c-di-GMP Arms an Anti-σ to Control Progression of Multicellular Differentiation in Streptomyces.
Gallagher Kelley A,Schumacher Maria A,Bush Matthew J,Bibb Maureen J,Chandra Govind,Holmes Neil A,Zeng Wenjie,Henderson Max,Zhang Hengshan,Findlay Kim C,Brennan Richard G,Buttner Mark J
Streptomyces are our primary source of antibiotics, produced concomitantly with the transition from vegetative growth to sporulation in a complex developmental life cycle. We previously showed that the signaling molecule c-di-GMP binds BldD, a master repressor, to control initiation of development. Here we demonstrate that c-di-GMP also intervenes later in development to control differentiation of the reproductive hyphae into spores by arming a novel anti-σ (RsiG) to bind and sequester a sporulation-specific σ factor (σ). We present the structure of the RsiG-(c-di-GMP)-σ complex, revealing an unusual, partially intercalated c-di-GMP dimer bound at the RsiG-σ interface. RsiG binds c-di-GMP in the absence of σ, employing a novel E(X)S(X)R(X)Q(X)D motif repeated on each helix of a coiled coil. Further studies demonstrate that c-di-GMP is essential for RsiG to inhibit σ. These findings reveal a newly described control mechanism for σ-anti-σ complex formation and establish c-di-GMP as the central integrator of Streptomyces development.
Homologous c-di-GMP-Binding Scr Transcription Factors Orchestrate Biofilm Development in Vibrio parahaemolyticus.
Kimbrough John H,Cribbs J Thomas,McCarter Linda L
Journal of bacteriology
The marine bacterium and human pathogen rapidly colonizes surfaces by using swarming motility and forming robust biofilms. Entering one of the two colonization programs, swarming motility or sessility, involves differential regulation of many genes, resulting in a dramatic shift in physiology and behavior. has evolved complex regulation to control these two processes that have opposing outcomes. One mechanism relies on the balance of the second messenger c-di-GMP, where high c-di-GMP favors biofilm formation. possesses four homologous regulators, the Scr transcription factors, that belong in a -specific family of W[F/L/M][T/S]R motif transcriptional regulators, some members of which have been demonstrated to bind c-di-GMP. In this work, we explore the role of these Scr regulators in biofilm development. We show that each protein binds c-di-GMP, that this binding requires a critical R in the binding motif, and that the biofilm-relevant activities of CpsQ, CpsS, and ScrO but not ScrP are dependent upon second messenger binding. ScrO and CpsQ are the primary drivers of biofilm formation, as biofilms are eliminated when both of these regulators are absent. ScrO is most important for capsule expression. CpsQ is most important for RTX-matrix protein expression, although it contributes to capsule expression when c-di-GMP levels are high. Both regulators contribute to O-antigen ligase expression. ScrP works oppositely in a minor role to repress the ligase gene. CpsS plays a regulatory checkpointing role by negatively modulating expression of these biofilm-pertinent genes under fluctuating c-di-GMP conditions. Our work further elucidates the multifactorial network that contributes to biofilm development in can inhabit open ocean, chitinous shells, and the human gut. Such varied habitats and the transitions between them require adaptable regulatory networks controlling energetically expensive behaviors, including swarming motility and biofilm formation, which are promoted by low and high concentrations of the signaling molecule c-di-GMP, respectively. Here, we describe four homologous c-di-GMP-binding Scr transcription factors in Members of this family of regulators are present in many vibrios, yet their numbers and the natures of their activities differ across species. Our work highlights the distinctive roles that these transcription factors play in dynamically controlling biofilm formation and architecture in and serves as a powerful example of regulatory network evolution and diversification.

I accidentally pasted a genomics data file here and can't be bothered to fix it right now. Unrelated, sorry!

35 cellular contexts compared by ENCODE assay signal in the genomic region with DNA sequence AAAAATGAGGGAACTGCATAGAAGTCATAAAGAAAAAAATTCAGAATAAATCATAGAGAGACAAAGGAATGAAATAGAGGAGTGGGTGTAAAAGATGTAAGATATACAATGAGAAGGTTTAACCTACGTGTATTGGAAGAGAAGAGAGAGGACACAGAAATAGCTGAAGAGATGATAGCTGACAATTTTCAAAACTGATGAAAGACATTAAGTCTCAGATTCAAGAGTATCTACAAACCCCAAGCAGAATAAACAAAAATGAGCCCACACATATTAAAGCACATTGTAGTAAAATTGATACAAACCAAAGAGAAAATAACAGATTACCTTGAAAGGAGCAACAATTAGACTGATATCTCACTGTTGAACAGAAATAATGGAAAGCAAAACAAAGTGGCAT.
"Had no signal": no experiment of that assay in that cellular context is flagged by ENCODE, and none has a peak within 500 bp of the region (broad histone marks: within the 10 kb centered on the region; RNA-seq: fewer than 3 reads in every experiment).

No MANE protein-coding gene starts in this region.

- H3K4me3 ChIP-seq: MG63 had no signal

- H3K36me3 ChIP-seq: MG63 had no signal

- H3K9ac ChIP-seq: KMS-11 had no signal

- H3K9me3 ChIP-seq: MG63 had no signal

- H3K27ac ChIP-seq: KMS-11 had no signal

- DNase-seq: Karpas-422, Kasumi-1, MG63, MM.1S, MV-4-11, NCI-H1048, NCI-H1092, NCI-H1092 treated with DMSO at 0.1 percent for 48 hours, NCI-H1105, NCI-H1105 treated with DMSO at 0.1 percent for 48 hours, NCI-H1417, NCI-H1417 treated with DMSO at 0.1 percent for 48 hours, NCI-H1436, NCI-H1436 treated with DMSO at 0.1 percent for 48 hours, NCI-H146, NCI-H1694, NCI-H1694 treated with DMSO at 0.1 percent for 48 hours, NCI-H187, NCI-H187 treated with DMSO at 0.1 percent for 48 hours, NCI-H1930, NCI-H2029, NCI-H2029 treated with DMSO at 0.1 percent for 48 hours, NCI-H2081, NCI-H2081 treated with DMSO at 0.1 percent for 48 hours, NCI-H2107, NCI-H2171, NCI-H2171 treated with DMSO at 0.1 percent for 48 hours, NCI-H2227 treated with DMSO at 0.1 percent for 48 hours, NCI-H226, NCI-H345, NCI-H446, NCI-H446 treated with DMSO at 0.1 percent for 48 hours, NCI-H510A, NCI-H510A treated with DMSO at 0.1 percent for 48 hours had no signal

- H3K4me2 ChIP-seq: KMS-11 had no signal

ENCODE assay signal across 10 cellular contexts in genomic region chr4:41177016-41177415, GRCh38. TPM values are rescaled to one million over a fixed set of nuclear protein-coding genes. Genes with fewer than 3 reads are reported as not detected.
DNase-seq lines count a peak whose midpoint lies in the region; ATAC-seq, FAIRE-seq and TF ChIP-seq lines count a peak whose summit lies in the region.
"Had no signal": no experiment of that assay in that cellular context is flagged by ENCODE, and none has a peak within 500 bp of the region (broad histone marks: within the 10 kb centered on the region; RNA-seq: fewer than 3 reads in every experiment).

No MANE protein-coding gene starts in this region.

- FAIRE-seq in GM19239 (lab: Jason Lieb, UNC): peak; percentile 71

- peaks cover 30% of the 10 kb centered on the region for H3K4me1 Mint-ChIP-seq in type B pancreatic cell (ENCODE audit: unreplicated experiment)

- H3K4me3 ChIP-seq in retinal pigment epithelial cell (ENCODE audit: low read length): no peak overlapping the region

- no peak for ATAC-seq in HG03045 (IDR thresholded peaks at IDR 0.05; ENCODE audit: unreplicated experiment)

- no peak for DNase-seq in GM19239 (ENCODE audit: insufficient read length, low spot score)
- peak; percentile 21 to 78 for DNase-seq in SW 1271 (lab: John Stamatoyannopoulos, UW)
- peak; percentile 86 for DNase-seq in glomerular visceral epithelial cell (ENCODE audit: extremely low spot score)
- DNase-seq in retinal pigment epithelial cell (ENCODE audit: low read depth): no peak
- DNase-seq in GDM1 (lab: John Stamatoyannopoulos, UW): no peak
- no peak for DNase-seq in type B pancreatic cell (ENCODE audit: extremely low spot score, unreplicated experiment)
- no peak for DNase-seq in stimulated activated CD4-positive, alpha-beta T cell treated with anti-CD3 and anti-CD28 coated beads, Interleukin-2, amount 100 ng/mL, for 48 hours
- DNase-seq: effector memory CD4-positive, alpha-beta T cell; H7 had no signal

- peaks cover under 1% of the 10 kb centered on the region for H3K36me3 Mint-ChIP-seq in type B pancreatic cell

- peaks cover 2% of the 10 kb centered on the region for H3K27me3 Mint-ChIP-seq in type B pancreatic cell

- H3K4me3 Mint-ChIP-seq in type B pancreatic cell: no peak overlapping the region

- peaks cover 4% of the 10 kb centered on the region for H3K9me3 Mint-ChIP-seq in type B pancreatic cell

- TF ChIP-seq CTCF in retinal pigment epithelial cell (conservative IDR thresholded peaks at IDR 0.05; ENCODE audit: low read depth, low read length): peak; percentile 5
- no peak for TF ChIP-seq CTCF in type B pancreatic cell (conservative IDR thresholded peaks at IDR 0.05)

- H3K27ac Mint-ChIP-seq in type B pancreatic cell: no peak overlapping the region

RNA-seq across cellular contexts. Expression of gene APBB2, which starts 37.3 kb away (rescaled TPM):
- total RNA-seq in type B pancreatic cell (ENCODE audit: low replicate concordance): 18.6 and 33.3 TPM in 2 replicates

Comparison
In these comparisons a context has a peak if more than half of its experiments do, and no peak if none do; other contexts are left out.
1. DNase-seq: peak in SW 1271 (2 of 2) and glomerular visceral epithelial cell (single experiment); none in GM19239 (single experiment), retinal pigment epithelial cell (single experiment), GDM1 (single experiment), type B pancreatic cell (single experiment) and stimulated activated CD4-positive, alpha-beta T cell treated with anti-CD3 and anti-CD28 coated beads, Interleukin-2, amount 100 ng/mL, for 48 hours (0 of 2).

Analysis of two Mexican Pectobacterium brasiliense strains reveals an inverted relationship between c-di-GMP levels with exopolysaccharide production and swarming motility.
Narváez-Barragán Delia A,de Sandozequi Andrés,Rodríguez Mabel,Estrada Karel,Tovar-Herrera Omar E,Martínez-Anaya Claudia
Pectobacterium is a diverse genus of phytopathogenic species from soil and water that cause infection either to restricted or multiple plant hosts. Phylogenetic analysis and metabolic fingerprinting of large numbers of genomes have expanded classification of Pectobacterium members. Pectobacterium brasiliense sp. nov has been elevated to the species level having detached from P. carotovorum. Here we present two P. brasiliense strains BF20 and BF45 isolated in Mexico from Opuntia and tobacco, respectively, which cluster into two different groups in whole genome comparisons with other Pectobacterium. We found that BF20 and BF45 strains are phenotypically different as BF45 showed more severe and rapid symptoms in comparison to BF20 in the host models celery and broccoli. Both strains produced similar levels of the main autoinducers, but BF45 shows an additional low abundant autoinducer compared to strain BF20. The two strains had different levels of c-di-GMP, which regulates the transition from motile to sessile lifestyle. In contrast to BF45, BF20 had the highest levels of c-di-GMP, was more motile (swarming), non-flocculant and less proficient in biofilm formation and exopolysaccharide production. Genomic comparisons revealed that differences in c-di-GMP accumulation and perhaps the associated phenotypes might be due to unique c-di-GMP metabolic genes in these two strains. Our results improve our understanding of the associations between phenotype and genotype and how this has shaped the physiology of Pectobacterium strains.